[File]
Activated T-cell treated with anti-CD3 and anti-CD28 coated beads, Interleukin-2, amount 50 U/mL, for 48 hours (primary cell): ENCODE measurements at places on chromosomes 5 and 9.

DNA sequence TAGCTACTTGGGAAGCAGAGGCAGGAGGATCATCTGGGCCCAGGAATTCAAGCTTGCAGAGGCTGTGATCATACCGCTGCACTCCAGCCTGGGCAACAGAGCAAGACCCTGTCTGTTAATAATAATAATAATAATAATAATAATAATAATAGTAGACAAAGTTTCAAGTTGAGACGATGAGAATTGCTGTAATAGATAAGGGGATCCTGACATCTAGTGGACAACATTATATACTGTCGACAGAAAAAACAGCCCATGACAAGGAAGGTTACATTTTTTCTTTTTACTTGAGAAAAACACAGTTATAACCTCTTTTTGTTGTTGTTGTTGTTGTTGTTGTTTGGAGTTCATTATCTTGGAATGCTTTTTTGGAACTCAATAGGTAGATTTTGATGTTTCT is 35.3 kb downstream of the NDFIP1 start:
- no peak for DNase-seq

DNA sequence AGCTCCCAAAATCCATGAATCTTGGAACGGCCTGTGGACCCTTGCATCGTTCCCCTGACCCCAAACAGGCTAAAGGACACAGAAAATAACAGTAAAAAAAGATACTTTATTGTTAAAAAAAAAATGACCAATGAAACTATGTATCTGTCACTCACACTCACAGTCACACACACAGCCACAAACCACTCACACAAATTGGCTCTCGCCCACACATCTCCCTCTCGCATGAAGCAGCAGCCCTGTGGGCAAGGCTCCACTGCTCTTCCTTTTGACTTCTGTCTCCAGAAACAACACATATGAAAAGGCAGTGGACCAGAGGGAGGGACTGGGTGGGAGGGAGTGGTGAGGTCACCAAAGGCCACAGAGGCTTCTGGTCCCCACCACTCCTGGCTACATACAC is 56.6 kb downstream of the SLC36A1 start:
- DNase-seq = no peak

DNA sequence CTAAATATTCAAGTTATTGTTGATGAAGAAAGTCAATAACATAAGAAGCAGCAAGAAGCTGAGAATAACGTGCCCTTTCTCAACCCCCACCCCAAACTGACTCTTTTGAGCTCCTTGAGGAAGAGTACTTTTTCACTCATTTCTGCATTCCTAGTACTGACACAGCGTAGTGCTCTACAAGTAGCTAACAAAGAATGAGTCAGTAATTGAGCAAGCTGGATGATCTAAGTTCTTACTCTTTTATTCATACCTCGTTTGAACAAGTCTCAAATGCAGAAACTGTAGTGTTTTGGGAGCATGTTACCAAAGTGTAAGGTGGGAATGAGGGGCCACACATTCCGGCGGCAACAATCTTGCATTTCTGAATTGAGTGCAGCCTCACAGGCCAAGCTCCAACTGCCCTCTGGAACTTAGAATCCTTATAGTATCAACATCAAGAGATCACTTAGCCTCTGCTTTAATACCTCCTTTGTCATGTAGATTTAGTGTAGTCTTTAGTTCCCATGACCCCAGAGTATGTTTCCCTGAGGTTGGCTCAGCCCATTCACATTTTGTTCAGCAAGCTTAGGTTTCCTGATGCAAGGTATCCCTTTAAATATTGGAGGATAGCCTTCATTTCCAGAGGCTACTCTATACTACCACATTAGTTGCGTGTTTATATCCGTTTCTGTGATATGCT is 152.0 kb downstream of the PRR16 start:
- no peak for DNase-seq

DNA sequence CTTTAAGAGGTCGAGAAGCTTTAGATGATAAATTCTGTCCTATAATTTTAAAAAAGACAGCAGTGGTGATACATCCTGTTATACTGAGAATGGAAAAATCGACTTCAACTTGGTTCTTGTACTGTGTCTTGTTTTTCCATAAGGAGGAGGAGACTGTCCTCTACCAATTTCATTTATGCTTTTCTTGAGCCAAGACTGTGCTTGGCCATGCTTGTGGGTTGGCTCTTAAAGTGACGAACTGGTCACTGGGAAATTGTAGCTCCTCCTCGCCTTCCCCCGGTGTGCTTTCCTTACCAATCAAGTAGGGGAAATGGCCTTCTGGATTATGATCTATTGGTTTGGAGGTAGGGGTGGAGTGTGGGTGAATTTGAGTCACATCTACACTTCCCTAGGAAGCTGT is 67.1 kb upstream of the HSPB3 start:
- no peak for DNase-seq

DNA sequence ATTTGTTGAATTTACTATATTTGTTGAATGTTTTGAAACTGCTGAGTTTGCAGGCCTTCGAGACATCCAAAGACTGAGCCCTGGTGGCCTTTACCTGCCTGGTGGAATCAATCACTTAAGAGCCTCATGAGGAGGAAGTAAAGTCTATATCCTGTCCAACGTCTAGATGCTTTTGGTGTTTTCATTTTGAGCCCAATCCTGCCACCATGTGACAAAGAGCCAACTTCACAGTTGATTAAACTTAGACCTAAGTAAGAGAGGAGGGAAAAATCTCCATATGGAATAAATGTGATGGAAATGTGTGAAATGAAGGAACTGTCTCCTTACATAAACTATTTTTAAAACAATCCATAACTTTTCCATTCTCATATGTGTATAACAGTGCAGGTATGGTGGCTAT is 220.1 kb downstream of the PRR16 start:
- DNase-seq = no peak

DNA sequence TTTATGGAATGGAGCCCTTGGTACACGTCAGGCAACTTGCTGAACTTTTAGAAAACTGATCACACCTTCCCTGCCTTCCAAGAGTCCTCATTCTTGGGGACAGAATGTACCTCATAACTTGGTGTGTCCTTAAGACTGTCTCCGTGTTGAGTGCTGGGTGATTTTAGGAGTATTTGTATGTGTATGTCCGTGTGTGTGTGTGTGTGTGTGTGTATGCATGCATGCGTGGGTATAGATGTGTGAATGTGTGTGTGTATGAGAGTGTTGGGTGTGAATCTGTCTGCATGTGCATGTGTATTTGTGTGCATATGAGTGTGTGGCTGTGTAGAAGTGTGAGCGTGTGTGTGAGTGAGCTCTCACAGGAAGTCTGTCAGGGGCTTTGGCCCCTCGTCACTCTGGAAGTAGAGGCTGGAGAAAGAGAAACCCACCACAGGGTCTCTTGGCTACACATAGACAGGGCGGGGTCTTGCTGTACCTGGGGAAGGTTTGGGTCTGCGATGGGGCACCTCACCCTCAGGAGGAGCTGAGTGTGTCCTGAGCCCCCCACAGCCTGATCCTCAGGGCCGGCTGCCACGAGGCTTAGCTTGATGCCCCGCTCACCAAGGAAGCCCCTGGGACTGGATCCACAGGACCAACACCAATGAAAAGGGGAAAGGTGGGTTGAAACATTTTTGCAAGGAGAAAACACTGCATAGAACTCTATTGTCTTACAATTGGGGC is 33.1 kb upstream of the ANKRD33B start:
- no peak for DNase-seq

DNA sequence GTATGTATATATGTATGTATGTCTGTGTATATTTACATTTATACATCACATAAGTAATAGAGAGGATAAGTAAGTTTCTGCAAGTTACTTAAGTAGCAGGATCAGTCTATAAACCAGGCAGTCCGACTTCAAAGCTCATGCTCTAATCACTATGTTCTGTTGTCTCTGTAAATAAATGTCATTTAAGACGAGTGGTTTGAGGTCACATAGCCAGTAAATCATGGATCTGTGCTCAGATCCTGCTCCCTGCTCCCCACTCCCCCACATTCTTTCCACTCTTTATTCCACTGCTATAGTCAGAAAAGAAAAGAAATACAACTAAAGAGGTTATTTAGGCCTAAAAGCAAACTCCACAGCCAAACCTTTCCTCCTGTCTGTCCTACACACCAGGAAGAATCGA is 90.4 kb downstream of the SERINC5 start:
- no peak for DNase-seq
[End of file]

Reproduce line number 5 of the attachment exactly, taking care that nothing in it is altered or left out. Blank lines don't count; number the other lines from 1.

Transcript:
- DNase-seq = no peak